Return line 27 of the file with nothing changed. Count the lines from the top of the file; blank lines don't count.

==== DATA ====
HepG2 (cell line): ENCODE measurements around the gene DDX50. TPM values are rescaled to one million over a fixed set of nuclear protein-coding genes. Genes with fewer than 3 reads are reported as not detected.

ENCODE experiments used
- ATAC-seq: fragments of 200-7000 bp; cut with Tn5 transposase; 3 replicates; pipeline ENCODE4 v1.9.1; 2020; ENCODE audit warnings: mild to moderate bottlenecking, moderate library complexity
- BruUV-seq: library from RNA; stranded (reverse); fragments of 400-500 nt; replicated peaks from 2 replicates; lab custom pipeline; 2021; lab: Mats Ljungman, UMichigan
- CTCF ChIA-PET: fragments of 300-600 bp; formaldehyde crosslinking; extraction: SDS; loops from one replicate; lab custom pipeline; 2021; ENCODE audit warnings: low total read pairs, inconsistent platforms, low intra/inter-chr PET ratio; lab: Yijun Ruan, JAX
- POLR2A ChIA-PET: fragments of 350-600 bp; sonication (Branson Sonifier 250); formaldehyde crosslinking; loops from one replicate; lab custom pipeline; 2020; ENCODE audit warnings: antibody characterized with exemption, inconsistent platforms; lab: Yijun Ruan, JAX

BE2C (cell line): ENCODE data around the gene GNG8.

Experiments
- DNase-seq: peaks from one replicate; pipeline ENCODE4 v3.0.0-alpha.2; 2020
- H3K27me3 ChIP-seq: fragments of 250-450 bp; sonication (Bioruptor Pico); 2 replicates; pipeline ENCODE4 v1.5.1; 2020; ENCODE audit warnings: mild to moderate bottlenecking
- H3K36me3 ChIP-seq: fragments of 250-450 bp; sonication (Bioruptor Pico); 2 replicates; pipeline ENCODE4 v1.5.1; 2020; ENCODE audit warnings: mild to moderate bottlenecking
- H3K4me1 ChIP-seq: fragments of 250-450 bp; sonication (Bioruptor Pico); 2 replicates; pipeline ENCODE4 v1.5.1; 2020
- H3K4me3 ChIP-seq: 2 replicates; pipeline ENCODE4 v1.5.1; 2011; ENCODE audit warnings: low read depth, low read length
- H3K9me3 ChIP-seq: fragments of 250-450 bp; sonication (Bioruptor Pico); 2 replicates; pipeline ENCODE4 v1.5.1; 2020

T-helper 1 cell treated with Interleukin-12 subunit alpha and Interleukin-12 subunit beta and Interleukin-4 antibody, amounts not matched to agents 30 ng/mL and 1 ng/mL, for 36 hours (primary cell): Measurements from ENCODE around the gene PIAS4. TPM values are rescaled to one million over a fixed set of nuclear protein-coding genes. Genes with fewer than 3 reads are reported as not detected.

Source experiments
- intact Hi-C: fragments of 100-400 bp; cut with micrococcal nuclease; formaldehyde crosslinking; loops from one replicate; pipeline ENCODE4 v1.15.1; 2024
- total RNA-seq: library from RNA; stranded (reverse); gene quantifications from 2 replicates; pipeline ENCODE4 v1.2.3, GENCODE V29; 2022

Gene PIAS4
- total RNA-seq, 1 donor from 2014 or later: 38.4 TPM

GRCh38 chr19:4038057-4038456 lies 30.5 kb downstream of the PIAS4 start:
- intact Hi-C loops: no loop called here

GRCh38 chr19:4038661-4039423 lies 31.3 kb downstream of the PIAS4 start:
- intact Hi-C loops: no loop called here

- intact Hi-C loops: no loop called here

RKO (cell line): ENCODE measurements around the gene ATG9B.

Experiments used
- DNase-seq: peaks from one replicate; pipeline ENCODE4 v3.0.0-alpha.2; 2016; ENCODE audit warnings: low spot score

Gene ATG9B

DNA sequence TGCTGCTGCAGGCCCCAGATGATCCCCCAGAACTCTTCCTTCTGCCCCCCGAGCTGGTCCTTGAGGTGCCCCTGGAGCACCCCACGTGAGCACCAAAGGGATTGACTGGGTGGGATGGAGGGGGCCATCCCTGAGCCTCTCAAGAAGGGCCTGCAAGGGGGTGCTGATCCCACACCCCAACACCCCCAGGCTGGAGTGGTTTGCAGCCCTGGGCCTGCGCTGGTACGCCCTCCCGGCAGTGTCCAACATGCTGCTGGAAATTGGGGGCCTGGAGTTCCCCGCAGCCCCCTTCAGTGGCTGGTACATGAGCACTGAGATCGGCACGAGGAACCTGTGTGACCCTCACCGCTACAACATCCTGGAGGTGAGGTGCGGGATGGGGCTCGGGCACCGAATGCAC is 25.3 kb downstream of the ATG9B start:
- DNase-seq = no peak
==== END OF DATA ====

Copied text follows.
Experiments used